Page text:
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Tax planning to minimise the high income child benefit charge

13th August 2019

By Lyndsey Hall

The substantial increase in the higher rate threshold to £50,000 is good news for many taxpayers. However, that same figure is the point at which child benefit starts being clawed back and there has been no increase in that threshold since the High Income Child Benefit Charge was introduced in 2013/14.

 

The charge applies if you have adjusted net income over £50,000 and either:

  • you or your partner get Child Benefit
  • someone else gets Child Benefit for a child living with you and they contribute at least an equal amount towards the child’s upkeep

It does not matter if the child living with you is not your own child. Adjusted net income is your total taxable income before any personal allowances and less things like Gift Aid and pension contributions.

The charge is 1% for every £100 that adjusted net income exceeds £50,000 multiplied by the child benefit claimed in respect of the children. Child benefit continues to be paid at the rate of £20.70 a week for the eldest child and £13.70 for each additional child.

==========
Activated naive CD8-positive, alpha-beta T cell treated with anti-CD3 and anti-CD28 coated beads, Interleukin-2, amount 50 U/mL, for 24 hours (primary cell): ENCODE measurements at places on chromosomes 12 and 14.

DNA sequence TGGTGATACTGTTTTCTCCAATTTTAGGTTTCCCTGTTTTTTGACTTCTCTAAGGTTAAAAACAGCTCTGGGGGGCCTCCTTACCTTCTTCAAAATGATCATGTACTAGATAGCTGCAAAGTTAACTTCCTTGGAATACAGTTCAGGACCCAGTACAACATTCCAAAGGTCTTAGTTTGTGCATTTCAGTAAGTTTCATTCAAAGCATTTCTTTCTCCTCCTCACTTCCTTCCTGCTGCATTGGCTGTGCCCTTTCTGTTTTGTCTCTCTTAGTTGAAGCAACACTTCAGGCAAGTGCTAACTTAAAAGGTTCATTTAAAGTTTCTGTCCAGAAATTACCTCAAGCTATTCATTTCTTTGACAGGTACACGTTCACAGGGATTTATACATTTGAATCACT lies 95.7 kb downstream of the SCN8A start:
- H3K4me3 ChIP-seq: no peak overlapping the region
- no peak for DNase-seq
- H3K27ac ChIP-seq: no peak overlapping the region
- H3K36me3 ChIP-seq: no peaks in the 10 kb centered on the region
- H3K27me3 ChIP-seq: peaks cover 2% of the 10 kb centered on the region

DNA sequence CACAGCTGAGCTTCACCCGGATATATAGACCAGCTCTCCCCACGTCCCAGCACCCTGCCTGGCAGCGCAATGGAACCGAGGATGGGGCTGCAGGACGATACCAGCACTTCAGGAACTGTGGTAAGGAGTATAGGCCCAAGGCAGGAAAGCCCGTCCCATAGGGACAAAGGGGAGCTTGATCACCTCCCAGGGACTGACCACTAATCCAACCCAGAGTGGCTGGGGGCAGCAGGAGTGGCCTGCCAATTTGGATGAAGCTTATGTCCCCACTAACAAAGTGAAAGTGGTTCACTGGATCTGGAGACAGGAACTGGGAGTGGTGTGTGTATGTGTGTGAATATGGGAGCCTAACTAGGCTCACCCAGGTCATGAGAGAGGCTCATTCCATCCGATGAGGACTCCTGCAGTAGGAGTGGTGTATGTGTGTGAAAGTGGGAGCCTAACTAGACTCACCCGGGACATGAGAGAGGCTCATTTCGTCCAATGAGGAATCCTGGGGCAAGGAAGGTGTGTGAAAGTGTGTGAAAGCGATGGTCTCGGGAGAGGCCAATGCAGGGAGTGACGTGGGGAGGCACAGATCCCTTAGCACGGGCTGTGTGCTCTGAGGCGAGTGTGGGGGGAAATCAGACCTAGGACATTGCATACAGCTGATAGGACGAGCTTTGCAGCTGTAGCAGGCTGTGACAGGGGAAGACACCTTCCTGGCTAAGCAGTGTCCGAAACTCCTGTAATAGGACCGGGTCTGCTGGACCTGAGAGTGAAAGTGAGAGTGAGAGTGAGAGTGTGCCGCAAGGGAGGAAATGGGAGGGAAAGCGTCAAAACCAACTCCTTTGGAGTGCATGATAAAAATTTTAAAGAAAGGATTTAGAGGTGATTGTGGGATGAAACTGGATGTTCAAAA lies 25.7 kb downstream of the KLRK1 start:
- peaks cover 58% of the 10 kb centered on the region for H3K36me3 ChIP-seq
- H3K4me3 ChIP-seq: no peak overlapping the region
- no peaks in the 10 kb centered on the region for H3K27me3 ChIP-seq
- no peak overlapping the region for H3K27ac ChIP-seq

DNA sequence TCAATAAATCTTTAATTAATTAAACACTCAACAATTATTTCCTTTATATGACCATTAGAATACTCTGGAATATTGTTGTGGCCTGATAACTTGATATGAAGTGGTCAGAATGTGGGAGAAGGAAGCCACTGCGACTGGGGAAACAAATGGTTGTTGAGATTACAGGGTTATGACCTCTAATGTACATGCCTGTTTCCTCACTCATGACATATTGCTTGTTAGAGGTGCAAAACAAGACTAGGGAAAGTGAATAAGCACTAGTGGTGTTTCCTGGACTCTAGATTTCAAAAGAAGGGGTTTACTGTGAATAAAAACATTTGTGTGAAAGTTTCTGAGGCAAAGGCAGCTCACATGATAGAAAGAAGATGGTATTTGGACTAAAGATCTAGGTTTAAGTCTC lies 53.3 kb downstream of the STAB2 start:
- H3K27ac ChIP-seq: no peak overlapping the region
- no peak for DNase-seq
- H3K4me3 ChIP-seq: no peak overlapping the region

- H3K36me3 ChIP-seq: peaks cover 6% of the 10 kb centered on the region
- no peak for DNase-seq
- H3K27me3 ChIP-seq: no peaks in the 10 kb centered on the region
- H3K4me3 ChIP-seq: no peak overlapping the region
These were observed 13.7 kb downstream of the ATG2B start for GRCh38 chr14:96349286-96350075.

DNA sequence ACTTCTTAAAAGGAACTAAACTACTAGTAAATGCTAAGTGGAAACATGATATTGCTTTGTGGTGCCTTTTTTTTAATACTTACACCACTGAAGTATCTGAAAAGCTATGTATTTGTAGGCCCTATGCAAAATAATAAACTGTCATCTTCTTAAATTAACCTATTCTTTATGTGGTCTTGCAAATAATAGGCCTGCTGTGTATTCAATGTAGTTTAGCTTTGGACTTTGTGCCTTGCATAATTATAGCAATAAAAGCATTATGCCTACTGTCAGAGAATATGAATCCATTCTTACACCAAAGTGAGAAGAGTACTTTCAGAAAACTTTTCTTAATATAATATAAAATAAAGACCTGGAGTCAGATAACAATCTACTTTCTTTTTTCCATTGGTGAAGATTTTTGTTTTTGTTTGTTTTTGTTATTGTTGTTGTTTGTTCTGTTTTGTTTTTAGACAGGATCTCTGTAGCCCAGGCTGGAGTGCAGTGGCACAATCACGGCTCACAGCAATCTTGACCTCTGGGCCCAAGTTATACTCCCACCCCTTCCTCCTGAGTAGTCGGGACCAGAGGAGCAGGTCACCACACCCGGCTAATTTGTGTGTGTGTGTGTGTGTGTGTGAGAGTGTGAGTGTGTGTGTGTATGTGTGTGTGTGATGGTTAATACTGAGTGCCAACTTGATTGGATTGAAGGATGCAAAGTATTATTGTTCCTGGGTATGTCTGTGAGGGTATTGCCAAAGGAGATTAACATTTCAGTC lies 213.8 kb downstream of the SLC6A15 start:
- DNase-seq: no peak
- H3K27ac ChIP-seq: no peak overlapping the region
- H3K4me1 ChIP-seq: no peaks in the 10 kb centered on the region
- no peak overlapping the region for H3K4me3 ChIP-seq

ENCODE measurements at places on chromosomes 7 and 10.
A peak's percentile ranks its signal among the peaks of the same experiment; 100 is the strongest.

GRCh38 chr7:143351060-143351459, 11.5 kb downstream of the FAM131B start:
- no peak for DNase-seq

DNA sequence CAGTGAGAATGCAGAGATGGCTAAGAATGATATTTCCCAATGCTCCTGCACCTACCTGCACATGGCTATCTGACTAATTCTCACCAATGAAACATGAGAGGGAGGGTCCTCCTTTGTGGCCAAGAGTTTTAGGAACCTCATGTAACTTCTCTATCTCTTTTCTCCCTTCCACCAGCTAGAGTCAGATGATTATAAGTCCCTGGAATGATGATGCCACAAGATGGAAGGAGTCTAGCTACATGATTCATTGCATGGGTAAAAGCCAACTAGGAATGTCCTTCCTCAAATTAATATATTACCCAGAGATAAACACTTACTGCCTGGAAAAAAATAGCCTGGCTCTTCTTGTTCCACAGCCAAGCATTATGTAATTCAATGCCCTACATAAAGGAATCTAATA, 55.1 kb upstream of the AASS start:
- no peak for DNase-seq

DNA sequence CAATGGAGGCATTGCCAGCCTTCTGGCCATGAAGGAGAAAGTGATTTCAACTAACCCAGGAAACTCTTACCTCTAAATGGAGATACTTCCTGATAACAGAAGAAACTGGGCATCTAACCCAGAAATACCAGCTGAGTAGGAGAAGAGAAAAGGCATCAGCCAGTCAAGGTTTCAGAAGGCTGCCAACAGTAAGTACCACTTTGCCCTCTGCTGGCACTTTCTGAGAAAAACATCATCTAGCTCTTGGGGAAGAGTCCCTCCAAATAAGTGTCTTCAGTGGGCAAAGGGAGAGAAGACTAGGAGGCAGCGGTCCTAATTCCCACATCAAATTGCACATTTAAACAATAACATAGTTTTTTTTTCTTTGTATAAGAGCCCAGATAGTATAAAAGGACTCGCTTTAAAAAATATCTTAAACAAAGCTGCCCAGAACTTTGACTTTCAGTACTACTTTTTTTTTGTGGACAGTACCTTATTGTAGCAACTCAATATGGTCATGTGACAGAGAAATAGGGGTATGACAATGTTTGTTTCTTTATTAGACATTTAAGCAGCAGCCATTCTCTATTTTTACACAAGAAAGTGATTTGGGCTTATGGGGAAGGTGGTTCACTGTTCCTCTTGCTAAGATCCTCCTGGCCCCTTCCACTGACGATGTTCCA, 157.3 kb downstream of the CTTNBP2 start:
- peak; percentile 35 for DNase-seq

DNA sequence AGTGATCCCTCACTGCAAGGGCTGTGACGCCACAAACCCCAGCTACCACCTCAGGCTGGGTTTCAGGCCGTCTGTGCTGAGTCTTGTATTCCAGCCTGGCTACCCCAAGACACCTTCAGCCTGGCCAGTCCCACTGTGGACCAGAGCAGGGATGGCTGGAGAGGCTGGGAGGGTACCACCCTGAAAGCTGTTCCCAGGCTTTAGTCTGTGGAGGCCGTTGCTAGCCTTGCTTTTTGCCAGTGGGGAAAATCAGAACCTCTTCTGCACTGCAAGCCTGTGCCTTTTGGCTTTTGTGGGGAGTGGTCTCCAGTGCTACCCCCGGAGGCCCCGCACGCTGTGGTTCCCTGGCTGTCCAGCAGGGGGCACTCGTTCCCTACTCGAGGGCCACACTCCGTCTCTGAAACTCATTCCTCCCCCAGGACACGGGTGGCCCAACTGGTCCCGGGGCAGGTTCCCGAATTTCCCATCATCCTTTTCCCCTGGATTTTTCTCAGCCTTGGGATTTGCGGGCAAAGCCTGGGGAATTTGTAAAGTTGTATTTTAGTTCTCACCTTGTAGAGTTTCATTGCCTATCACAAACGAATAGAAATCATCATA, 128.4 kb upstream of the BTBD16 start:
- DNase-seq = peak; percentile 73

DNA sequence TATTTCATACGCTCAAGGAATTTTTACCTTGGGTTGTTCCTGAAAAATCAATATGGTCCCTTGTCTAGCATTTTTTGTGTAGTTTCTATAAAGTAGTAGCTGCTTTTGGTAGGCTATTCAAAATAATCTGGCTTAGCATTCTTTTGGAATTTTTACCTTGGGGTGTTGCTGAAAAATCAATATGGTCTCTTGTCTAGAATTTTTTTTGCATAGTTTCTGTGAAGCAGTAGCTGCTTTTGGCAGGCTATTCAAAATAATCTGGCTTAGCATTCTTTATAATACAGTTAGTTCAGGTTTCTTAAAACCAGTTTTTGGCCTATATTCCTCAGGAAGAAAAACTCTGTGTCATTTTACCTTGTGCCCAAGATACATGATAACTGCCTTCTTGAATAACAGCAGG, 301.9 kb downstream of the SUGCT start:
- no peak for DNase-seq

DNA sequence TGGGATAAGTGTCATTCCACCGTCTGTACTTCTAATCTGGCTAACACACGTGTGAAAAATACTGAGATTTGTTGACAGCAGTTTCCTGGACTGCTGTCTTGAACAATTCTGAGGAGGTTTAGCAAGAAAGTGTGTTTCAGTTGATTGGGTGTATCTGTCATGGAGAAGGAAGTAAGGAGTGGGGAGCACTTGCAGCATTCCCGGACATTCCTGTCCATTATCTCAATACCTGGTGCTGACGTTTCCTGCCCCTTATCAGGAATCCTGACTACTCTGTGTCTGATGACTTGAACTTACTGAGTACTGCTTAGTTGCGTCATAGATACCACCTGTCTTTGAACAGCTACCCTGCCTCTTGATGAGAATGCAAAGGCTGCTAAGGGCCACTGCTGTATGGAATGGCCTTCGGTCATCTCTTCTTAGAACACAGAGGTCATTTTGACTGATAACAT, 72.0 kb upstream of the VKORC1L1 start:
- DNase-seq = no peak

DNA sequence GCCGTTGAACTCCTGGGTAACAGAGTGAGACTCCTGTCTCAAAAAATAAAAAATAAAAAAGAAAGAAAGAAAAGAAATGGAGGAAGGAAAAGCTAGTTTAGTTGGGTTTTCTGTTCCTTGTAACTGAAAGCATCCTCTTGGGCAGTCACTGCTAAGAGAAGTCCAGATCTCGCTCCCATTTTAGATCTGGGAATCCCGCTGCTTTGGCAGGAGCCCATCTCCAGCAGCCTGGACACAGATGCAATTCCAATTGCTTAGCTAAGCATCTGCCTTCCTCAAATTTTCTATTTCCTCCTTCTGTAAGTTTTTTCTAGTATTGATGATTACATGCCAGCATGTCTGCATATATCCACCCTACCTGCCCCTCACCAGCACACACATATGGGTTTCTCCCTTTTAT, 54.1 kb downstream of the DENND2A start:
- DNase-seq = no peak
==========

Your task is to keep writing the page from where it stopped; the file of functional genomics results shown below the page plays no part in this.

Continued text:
Example

A couple with 2 children would receive £1,789 a year in child benefit. If the husband, a sole trader, made a profit of £55,000 (also his adjusted net income) after paying his wife a salary of £12,000 he would have to pay the high income child benefit charge of £894 (for 2018/19) in addition to his normal income tax and NIC bill.

If he brought his wife into partnership and they shared profits equally their income would be £32,500 each and there would be no high income child benefit charge. Similarly, if the business was a limited company they would be able to equalize their income so that the charge would not be payable.

 

If you need impartial tax planning advice, visit KWFS and speak to a Chartered Financial Planner. 

 

Related Articles:

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Saving on Summer childcare costs

Child tax credit and working tax credit

 
 

 

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